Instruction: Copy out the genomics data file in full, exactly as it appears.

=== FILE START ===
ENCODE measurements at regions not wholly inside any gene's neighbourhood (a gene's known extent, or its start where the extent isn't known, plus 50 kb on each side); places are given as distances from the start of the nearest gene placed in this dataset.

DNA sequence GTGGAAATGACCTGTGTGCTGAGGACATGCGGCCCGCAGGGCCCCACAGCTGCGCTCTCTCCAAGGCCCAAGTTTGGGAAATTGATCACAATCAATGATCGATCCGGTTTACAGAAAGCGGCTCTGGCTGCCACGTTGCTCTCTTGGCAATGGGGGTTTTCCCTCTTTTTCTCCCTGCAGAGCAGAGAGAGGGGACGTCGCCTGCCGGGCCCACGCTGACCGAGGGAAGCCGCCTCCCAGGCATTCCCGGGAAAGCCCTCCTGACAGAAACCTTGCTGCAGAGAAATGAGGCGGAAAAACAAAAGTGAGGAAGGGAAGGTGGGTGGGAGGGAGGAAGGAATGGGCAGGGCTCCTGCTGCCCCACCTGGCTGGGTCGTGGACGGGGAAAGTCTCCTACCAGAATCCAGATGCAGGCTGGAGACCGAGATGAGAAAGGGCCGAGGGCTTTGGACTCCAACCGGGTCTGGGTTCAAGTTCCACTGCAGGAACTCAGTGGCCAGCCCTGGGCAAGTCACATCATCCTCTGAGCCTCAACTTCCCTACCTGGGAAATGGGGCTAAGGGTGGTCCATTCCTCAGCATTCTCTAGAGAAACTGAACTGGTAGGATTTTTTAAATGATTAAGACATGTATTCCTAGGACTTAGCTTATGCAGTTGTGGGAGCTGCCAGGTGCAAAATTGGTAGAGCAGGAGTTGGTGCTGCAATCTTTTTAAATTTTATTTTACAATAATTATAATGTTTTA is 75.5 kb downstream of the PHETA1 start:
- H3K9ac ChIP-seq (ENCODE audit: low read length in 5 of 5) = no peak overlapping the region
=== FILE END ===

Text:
ENCODE measurements at regions not wholly inside any gene's neighbourhood (a gene's known extent, or its start where the extent isn't known, plus 50 kb on each side); places are given as distances from the start of the nearest gene placed in this dataset.

DNA sequence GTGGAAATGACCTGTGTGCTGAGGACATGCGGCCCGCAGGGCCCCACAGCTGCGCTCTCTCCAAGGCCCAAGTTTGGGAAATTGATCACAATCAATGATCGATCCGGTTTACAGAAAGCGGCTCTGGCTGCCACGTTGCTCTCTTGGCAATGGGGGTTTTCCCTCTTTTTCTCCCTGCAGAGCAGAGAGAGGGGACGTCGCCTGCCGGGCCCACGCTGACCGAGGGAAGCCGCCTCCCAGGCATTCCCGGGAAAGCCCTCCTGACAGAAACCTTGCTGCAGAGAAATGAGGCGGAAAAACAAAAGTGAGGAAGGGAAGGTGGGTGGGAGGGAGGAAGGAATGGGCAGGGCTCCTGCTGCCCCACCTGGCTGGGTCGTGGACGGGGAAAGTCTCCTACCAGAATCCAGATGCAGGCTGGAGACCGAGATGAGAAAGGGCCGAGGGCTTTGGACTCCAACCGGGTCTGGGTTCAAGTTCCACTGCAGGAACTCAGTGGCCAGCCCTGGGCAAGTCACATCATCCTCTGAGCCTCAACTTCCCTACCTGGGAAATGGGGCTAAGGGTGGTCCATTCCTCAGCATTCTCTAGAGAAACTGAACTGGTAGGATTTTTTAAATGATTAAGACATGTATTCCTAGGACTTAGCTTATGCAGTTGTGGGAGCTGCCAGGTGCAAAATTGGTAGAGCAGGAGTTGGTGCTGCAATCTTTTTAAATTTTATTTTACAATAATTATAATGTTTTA is 75.5 kb downstream of the PHETA1 start:
- H3K9ac ChIP-seq (ENCODE audit: low read length in 5 of 5) = no peak overlapping the region